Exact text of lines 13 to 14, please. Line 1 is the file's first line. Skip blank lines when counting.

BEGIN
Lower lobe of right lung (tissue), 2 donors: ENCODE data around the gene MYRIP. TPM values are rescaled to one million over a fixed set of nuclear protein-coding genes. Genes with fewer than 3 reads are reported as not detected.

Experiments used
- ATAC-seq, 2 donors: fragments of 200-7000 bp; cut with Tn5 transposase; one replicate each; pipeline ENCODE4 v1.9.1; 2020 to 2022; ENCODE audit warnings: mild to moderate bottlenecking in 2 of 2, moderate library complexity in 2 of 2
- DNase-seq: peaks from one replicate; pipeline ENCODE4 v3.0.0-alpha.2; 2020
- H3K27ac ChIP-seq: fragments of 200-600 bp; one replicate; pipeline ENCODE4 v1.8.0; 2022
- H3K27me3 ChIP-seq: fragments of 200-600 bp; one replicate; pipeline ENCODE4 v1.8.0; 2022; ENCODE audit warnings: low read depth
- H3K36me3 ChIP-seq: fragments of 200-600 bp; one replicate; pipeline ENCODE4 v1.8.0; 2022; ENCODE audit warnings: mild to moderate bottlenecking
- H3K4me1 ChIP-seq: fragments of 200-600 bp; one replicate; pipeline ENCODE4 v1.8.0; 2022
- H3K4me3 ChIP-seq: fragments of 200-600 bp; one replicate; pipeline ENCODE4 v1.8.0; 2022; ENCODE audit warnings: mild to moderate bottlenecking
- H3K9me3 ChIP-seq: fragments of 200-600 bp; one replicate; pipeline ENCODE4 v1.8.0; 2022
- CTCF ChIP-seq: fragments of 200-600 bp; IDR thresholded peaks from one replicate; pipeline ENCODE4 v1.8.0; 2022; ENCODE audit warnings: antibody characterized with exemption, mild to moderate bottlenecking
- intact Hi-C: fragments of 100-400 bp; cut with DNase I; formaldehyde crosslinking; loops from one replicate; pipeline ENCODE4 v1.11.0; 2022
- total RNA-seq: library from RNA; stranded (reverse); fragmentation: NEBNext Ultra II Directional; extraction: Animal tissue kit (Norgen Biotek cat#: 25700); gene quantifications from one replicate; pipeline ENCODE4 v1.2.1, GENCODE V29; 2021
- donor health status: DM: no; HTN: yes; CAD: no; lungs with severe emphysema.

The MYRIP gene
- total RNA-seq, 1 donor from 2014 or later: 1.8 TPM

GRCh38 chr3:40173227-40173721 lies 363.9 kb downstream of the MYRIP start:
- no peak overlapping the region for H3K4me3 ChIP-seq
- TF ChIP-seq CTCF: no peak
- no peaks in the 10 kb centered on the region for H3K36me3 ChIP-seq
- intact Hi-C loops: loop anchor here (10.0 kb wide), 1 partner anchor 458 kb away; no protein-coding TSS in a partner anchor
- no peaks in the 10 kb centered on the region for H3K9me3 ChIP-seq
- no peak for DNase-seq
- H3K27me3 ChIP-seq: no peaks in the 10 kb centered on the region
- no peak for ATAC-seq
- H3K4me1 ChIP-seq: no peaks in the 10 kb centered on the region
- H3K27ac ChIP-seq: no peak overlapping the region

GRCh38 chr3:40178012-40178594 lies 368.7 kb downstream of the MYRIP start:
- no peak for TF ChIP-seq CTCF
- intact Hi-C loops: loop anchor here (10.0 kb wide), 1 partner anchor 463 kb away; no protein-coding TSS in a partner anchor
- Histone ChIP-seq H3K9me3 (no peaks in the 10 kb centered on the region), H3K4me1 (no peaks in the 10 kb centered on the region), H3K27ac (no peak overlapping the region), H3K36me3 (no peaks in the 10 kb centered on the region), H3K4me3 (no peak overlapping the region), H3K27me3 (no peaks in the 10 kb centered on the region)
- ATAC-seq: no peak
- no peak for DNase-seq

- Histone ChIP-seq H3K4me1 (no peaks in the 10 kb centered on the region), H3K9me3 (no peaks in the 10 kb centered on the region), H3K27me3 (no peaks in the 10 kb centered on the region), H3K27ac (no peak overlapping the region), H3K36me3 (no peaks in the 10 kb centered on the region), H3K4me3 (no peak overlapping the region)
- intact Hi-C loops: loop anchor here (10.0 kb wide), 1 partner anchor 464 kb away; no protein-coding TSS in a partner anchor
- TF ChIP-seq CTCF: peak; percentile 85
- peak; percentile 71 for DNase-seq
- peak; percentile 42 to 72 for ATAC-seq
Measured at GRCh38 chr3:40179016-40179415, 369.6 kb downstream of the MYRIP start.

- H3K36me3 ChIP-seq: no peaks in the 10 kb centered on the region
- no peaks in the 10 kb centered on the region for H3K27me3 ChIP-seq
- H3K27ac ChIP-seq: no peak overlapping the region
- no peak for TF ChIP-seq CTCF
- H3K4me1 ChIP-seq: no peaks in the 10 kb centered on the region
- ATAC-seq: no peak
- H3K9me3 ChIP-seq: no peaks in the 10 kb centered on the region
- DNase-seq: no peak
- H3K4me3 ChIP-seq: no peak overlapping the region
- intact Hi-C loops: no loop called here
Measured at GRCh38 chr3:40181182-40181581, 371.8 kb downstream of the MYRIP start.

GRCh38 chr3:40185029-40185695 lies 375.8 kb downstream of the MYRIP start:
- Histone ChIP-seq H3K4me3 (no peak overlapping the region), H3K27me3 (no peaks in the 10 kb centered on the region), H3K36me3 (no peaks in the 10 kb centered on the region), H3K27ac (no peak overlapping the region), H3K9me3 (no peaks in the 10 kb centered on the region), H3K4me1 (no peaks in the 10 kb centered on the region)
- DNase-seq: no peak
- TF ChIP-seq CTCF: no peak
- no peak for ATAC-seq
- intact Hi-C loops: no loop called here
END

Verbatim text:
- total RNA-seq: library from RNA; stranded (reverse); fragmentation: NEBNext Ultra II Directional; extraction: Animal tissue kit (Norgen Biotek cat#: 25700); gene quantifications from one replicate; pipeline ENCODE4 v1.2.1, GENCODE V29; 2021
- donor health status: DM: no; HTN: yes; CAD: no; lungs with severe emphysema.